Companion blog: Adventures In Stoving

Tuesday, December 17, 2013

Interactive San Gorgonio Wilderness (SGW) Map

In my recent Six Hiking/Backpacking Loops in the San Gorgonio Wilderness (SGW) blog post, I featured a series of maps.  I think these maps are important because they accurately fix the positions of things like trail camps and water sources and because they identify a series of map errors.  However, these maps are static (i.e. no zoom or scroll) and are only snippets -- a section of the map relevant only to that loop.  What happens if you want to do a route that's partly on one snippet and partly on another?  Well, you have to piece things together as best you can.  Wouldn't it be nice to have a "big picture" map of the SGW?

San Gorgonio Wilderness boundary sign, Forsee Creek Trail
With that in mind, I set out to put together an interactive map of the entire SGW using CalTopo as my host.  The product of my efforts is displayed below.  Let's hope that CalTopo doesn't change their format or "go dark" or something!

The map below is probably best opened in a separate window.  You'll need to zoom in (a lot!) to make any sense of the notations.

As with all maps, this map is only as accurate as of my last visit to the wilderness.  Conditions, particularly in winter, could change at any time.  Wilderness travel, especially off trail, is inherently hazardous.  Plan thoroughly, carry the proper safety gear, always leave word with someone as to your route and intended time of return (and let them know when you're back safely!), and mentally be willing to turn back if conditions are unsafe.  Carrying "proper safety" gear generally means that you can survive (not be comfortable) an unplanned overnight in the wilderness in the current conditions.  Obviously you're going to need to carry a lot more gear in the winter than in the summer.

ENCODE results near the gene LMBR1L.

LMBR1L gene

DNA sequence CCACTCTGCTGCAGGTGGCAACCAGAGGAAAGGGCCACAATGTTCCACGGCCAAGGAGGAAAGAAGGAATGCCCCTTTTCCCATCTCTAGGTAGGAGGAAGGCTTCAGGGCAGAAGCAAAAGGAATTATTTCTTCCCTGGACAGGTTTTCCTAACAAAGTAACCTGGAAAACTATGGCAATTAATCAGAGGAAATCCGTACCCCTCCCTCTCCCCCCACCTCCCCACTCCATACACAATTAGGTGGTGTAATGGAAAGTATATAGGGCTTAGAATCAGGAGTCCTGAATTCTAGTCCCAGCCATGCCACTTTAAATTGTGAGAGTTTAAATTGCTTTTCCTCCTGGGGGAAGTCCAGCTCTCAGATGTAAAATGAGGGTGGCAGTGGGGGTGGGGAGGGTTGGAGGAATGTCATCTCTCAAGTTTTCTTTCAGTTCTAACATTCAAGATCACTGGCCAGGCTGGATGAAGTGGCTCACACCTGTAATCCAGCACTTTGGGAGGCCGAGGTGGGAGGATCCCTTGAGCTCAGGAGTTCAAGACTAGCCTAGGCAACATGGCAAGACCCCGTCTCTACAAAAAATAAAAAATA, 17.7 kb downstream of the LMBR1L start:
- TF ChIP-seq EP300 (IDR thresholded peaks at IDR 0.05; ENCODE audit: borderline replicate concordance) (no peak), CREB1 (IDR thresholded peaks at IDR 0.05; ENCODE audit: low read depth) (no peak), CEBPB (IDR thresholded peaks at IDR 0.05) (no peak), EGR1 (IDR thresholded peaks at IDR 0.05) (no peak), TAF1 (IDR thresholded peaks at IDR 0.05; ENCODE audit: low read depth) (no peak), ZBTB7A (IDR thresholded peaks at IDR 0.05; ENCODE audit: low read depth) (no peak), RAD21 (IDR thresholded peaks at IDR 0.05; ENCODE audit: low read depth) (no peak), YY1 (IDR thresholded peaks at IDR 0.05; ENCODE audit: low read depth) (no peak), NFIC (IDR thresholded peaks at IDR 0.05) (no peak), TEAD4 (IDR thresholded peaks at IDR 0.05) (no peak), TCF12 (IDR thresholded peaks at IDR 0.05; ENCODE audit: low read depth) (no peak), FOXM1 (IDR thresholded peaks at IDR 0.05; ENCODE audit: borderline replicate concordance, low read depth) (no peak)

Looking north from the vicinity of the summit of Alto Diablo Peak, San Gorgonio Wilderness

  • Trailheads are shown with a "P" (for "Parking") symbol.  There are eight official trail heads, numbered 1 through 8.  I've also shown a couple of other useful alternate trailheads, such as the East Barton Flats "trailhead" which I've numbered "5b" since it's in the same general area as the South Fork trailhead ("5").
  • Map Errors.  When the topo map is wrong, I've crossed out the incorrect markings in red.
  • Trails.  There are many perfectly good trails in the SGW that for whatever reason just aren't shown on the map.  I've marked such trails as a dashed black line.
  • Trail Camps.  There are 26 official trail camps in the SGW.  I've marked each one with a red tent icon, and I've numbered them 1 through 26.  See the cross reference in Appendix II, below.  Note that in some cases the official printed position of the trail camps is just dead wrong (e.g. Alger Creek, Mineshaft Flats Camp, Big Tree Camp).  The red tent icon marks the correct location.
  • Old Trails.  By "old" I mean trails or roads that really aren't fully followable anymore (although sections may be clear as day).  I've shown old trails with a black line that is a combination of dashes and dots.  These are trails of yesteryear that you can only find bits and pieces of today.  Sometimes it's fun to see if you can find stretches of these old trails (or roads), but they aren't really useful anymore as a means of getting from point to point in a timely fashion.